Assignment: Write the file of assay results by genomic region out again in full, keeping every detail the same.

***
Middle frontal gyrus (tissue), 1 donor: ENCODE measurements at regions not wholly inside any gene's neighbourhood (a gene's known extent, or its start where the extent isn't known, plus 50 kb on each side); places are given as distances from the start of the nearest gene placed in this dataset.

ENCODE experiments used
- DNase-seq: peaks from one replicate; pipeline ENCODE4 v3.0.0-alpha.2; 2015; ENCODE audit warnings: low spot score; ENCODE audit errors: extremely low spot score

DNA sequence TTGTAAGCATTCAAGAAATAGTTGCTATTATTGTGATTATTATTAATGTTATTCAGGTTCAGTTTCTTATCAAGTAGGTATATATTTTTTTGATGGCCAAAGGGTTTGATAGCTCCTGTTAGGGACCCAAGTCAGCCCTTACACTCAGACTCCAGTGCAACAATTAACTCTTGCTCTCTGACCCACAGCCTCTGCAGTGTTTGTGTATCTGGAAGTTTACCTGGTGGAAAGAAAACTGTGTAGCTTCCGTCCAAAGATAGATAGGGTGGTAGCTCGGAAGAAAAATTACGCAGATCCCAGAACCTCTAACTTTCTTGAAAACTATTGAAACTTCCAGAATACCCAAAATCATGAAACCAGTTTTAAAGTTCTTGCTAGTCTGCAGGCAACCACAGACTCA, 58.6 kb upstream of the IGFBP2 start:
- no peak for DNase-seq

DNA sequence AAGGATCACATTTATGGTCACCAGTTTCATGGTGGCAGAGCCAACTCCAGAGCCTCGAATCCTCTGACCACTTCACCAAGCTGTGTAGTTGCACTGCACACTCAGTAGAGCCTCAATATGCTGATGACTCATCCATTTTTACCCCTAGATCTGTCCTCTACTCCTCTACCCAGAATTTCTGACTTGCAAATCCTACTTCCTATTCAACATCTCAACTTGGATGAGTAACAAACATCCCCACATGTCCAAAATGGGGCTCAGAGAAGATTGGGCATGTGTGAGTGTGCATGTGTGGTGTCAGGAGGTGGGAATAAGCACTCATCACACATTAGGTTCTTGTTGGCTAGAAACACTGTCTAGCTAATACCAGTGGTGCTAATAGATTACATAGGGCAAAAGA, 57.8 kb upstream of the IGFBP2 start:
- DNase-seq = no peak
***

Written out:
Middle frontal gyrus (tissue), 1 donor: ENCODE measurements at regions not wholly inside any gene's neighbourhood (a gene's known extent, or its start where the extent isn't known, plus 50 kb on each side); places are given as distances from the start of the nearest gene placed in this dataset.

ENCODE experiments used
- DNase-seq: peaks from one replicate; pipeline ENCODE4 v3.0.0-alpha.2; 2015; ENCODE audit warnings: low spot score; ENCODE audit errors: extremely low spot score

DNA sequence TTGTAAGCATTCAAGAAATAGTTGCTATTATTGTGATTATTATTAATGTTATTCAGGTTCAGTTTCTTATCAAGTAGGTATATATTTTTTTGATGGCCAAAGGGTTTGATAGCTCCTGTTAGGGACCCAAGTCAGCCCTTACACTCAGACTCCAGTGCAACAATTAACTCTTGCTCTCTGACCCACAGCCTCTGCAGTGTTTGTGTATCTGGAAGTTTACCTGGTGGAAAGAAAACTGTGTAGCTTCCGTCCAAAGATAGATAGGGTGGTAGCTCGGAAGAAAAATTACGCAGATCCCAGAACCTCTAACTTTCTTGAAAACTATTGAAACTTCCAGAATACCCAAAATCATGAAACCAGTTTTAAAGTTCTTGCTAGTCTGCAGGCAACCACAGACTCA, 58.6 kb upstream of the IGFBP2 start:
- no peak for DNase-seq

DNA sequence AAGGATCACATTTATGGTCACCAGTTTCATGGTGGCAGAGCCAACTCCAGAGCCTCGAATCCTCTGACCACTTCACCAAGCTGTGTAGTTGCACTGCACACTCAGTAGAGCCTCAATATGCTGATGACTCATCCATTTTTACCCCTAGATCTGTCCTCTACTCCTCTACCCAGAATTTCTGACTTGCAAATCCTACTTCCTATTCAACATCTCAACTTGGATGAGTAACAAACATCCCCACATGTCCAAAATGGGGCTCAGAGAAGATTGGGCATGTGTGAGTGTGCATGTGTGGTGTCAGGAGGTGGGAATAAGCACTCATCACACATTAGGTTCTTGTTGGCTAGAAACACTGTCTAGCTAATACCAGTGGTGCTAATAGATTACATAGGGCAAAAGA, 57.8 kb upstream of the IGFBP2 start:
- DNase-seq = no peak